Christian Smith, CRO of Splunk, on Humility, Hustle, and Humanitarianism
We all know people who worked as kids to earn money. But do you know any who sold shares to raise capital for their childhood money-making venture – or regularly gave up their bed to strangers? You do if you know Christian Smith, Chief Revenue Officer of Splunk.
When Christian wanted to buy a fancy bike to replace his sister’s beat-up hand-me-down, he hit upon selling candy to the other kids at school. And to fund his inventory, he sold shares. “My stepdad was a stockbroker so I told people if they gave me 20 cents, I’d give them 30 cents at the end of the day.” When the principal shut down his cash cow, Christian pivoted to selling Matchbox cars and earned enough to buy the bike of his dreams.
At home, Christian shared space with seven siblings – and anyone who needed a helping hand. Extremely community-oriented, Christian’s parents started a halfway house in the family home that became one of the biggest social services in the state of Washington. Christian never knew who might walk through the door at any given hour or when he might have to sleep on the floor. “I’m proud of my mom and dad for doing great things for the community. They taught me the importance of helping others, and about acceptance, caring, and passion.”
My stepdad was a stockbroker so I told people if they gave me 20 cents, I’d give them 30 cents at the end of the day.
Perhaps this helps explain Christian’s strong commitment to diversity, equity, and inclusion. “It’s personally important to me to drive an equitable and a diverse work environment. Diversity is a challenging topic, but an important one, and more so now than ever.”
In high school and at the University of Washington, he discovered a love for Shakespeare. Though his business savvy drove Christian to pursue a practical path, he is thankful he cultivated an appreciation for the arts. “I minored in English, Shakespeare and literature and majored in advertising with the idea that I could spin this love of language into a job, using words to connect with and persuade buyers.”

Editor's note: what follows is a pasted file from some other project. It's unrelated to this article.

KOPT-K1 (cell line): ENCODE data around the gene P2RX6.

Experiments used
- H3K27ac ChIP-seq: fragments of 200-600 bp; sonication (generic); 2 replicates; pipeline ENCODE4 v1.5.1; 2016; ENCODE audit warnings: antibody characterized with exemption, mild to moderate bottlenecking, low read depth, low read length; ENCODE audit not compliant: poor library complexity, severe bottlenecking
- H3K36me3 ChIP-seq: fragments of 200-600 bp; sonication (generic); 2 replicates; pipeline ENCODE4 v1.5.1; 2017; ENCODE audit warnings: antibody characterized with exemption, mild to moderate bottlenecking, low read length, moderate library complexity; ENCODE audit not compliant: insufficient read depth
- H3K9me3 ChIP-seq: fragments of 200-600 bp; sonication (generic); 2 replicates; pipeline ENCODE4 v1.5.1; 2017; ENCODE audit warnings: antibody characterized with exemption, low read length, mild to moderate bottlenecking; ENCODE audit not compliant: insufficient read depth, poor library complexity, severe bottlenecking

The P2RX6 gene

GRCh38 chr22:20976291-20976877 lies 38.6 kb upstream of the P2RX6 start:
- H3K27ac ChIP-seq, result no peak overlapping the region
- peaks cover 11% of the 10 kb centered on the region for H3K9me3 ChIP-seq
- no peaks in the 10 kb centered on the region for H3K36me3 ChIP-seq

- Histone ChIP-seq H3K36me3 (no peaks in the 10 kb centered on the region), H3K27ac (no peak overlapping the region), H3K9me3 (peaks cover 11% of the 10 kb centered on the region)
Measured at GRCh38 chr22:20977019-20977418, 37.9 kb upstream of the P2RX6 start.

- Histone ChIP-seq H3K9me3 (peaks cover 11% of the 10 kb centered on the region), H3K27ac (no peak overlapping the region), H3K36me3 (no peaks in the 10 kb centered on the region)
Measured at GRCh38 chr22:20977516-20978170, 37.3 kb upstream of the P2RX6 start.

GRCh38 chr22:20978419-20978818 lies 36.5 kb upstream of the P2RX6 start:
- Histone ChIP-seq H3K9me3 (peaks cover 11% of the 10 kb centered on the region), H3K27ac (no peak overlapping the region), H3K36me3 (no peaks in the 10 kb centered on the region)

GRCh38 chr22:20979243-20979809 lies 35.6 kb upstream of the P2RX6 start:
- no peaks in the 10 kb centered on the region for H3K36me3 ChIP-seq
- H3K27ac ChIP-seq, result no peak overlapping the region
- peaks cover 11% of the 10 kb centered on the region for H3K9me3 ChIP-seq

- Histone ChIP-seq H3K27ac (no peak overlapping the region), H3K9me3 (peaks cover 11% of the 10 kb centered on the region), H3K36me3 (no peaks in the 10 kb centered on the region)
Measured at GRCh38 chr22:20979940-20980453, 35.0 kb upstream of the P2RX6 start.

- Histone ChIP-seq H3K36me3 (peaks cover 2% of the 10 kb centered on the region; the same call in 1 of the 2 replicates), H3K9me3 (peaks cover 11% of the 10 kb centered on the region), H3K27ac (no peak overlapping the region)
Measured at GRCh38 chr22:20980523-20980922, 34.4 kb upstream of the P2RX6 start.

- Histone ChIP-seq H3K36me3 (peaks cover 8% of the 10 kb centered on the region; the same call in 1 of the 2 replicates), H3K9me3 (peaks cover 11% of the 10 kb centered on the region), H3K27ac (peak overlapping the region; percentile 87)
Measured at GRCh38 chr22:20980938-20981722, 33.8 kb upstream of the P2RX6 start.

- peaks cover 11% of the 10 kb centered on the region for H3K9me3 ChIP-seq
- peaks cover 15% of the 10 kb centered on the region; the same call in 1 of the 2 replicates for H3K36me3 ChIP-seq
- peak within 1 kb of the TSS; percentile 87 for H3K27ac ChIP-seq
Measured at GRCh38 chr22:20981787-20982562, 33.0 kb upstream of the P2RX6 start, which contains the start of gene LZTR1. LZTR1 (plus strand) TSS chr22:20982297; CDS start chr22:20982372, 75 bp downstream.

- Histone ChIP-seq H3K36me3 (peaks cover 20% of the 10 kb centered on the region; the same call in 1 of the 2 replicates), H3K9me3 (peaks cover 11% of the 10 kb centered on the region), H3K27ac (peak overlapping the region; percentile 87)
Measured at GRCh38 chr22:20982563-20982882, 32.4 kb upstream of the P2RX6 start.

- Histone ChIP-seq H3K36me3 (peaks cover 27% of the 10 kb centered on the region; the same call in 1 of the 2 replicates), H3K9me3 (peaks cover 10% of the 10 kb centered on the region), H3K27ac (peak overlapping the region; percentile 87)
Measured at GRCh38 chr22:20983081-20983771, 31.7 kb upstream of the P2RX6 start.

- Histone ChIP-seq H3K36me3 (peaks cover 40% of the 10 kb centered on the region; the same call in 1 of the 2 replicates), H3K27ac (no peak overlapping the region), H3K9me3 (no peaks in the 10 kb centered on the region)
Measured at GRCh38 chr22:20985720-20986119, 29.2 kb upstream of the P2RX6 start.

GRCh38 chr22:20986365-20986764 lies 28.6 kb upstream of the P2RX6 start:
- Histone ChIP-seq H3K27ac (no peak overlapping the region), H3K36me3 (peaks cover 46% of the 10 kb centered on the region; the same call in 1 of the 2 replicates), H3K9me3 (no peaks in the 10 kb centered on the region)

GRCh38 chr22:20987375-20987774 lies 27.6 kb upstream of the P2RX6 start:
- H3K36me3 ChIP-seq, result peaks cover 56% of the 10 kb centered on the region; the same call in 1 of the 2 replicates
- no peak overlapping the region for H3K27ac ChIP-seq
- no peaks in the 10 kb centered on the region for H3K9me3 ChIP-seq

That love of Shakespeare proved valuable when Christian needed to convince sportsmen to subscribe to a paper he slung while in college. He created a persona: Bobby Jones from The Fishing and Hunting News. “Bobby had to be the person you wanted to take on a fishing or a hunting trip. Because of my thespian background, it was second nature to develop, study, and live the character.”
Once out of college, he took to heart his stepdad’s advice to work for a company that trained its salespeople. “I got a job at Harris Lanier and really learned the art, techniques and strategy of selling.”
Christian’s entrepreneurial spirit, deep-seated belief in the importance of helping others, and love for Shakespeare have underpinned his enviable career. In addition to founding a company after college, he has held leadership roles at ATG, Oracle, and Nintex.
Some of Christian’s other keys to success:
- Nailing the fundamentals. Christian believes in sticking to the basics because then everything becomes instinctual. As he says: Do the right things, do them the right way, and the rest will take care of itself.
- Calling upon a well-defined playbook. At every organization, he relies on the four pillars of operational excellence, employee engagement, customer engagement, and partner engagement.
- Seeing finance as his best friend. Christian greatly values his finance partners for their keen insights and perspective as he’s systematically scaling, measuring his programs, and making trade-off decisions around investments.